Jeff Giesea’s Remarks At NATO’s StratCom Dialogue

Jeff Giesea
6 min readJul 5, 2017


The following are my introductory remarks for a panel at NATO’s Riga StratCom Dialogue. I entitled these remarks “Global Non-linear Memetic Warfare Is Here — Practical Recommendations for NATO Members”

Thanks for the opportunity to be here with you. My name is Jeff Giesea. I’m an entrepreneur by background, living in Washington DC. I’ve written two papers on the topic of memetic warfare. The first, “It’s time to embrace memetic warfare” was published in 2015 in the first edition of Defence Strategic Communications (see pg 68). The second, “Hacking hearts and minds: How memetic warfare is transforming cyberwar,” was published this April by NATO’s Open Publications.

In this brief talk, I’d like to do two things: First, to acknowledge that we are entering an era of global, non-linear, memetic warfare. Much of the talk during the conference today has focused on state-on-state information war. I believe the situation is more complex. Second, I’d like to offer a few practical recommendations for NATO member countries. My main message is to be more proactive. I don’t believe we can afford to sit on the sidelines, so forgive me for being a bit of a provocateur on this topic.

Memetic warfare can be a confusing concept, so let me define it: Memetic warfare is competition over narrative, ideas, and social control in the social-media battlefield. One might think of it as a subset of information operations or psychological warfare tailored to social media. One can think of memetic warfare more broadly as narrative or cognitive conflict — the battle for hearts and minds that increasingly takes place online.

Two years ago when I wrote my first paper on memetic warfare, few understood what I was talking about. Today, phrases like fake news, Russian active measures, troll armies, and memes are part of everyday dialogue. Explaining memetic warfare is easier, but unfortunately the underlying challenges have intensified.

Indeed, the weaponization of memetics is everywhere and seems to be taking place as much within our countries as between our countries. I say memetic conflict is non-linear because the lines are often blurry: What is domestic versus foreign? What is part of a healthy exchange of ideas versus something more nefarious? At what point does memetic conflict become actual warfare?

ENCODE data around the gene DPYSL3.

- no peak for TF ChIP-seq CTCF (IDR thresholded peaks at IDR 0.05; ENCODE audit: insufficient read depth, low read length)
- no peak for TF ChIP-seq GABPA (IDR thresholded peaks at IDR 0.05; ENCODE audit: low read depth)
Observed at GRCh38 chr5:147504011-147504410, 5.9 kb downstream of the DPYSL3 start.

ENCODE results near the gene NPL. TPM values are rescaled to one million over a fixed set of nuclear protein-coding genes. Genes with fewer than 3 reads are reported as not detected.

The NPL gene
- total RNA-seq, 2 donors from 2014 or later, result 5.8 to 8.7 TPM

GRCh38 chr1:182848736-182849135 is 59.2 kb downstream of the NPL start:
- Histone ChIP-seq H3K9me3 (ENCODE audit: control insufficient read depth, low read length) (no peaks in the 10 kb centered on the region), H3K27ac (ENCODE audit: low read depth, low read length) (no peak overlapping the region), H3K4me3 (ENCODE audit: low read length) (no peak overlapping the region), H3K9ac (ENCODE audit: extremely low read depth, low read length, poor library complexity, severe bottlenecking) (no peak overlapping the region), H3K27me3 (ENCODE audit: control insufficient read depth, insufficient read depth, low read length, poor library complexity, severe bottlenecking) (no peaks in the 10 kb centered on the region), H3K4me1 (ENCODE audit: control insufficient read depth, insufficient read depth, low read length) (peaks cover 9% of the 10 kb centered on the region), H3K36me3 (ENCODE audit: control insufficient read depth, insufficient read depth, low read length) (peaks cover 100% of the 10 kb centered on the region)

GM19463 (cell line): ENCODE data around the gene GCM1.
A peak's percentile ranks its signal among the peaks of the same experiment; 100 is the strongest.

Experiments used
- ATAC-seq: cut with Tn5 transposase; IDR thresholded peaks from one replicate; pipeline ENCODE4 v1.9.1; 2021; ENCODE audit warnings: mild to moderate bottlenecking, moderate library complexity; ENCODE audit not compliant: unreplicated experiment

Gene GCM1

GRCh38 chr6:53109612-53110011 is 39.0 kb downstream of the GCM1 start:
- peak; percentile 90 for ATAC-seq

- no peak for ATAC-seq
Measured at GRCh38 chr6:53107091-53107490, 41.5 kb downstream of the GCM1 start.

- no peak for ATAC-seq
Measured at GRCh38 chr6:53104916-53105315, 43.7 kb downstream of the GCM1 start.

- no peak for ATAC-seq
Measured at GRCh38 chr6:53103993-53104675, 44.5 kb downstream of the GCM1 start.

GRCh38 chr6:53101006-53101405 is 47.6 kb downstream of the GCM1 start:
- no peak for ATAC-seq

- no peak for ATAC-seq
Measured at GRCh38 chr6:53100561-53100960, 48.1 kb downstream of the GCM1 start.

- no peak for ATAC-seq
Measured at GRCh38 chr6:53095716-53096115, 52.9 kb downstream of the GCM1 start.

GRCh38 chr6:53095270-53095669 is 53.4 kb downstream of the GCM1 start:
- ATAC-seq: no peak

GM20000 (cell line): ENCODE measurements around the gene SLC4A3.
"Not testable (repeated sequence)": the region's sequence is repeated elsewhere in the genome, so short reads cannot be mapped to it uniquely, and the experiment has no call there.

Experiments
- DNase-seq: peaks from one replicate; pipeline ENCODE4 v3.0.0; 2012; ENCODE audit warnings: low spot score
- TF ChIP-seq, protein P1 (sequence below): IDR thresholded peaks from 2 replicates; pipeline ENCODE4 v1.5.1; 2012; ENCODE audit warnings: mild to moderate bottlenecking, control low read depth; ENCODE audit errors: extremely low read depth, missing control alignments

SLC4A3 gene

I know most of us are here to look at it from a national security perspective, so let’s talk about its complexity in this light.

Think about Wikileaks. In March Wikileaks released the Vault 7 files detailing the CIA’s cyberwarfare capabilities. This was the memetic equivalent of a tactical nuke: It was an intentional, massive leak of highly sensitive information. It was weaponized for distribution across social media for a purpose that appears to be to weaken and embarrass the US. How do we think about this? Is Wikileaks a publisher, an extension of Russia (as some speculate), or something else?

Or think about Daesh. Daesh relies on the virtual realm to spread its message, radicalize new members, and coordinate remote-control attacks. It is a hybrid, open-source insurgency. How do we deal with a non-state actor like this — that uses our openness against us, that operates both within and outside our borders, that actively weaponizing memetics to advance its objectives?

Finally, there is Russia. Russia uses memetic warfare as a form of asymmetric conflict to advance its geopolitical objectives, often in a sort of privateering model. Even here the lines are blurry. If a Russian oligarch hires a US PR firm to run an influence campaign promoting CalExit (the separation of California from the United States), what do we make of it? Is this a PR campaign or an act of warfare? How do we think about this?

In the spirit of advancing this dialogue, I’d like to offer some practical recommendations for NATO member nations. This is intended as a conversation starter.

  1. Recognize the realities of today’s information environment. Based on remarks during this conference, a change of consciousness already is taking place. This is a big difference from two years ago. But there is still work to be done: We must bring our colleagues up to speed and continue raising public awareness. And we must cultivate a sense of perspective and precision in the way we talk about these issues.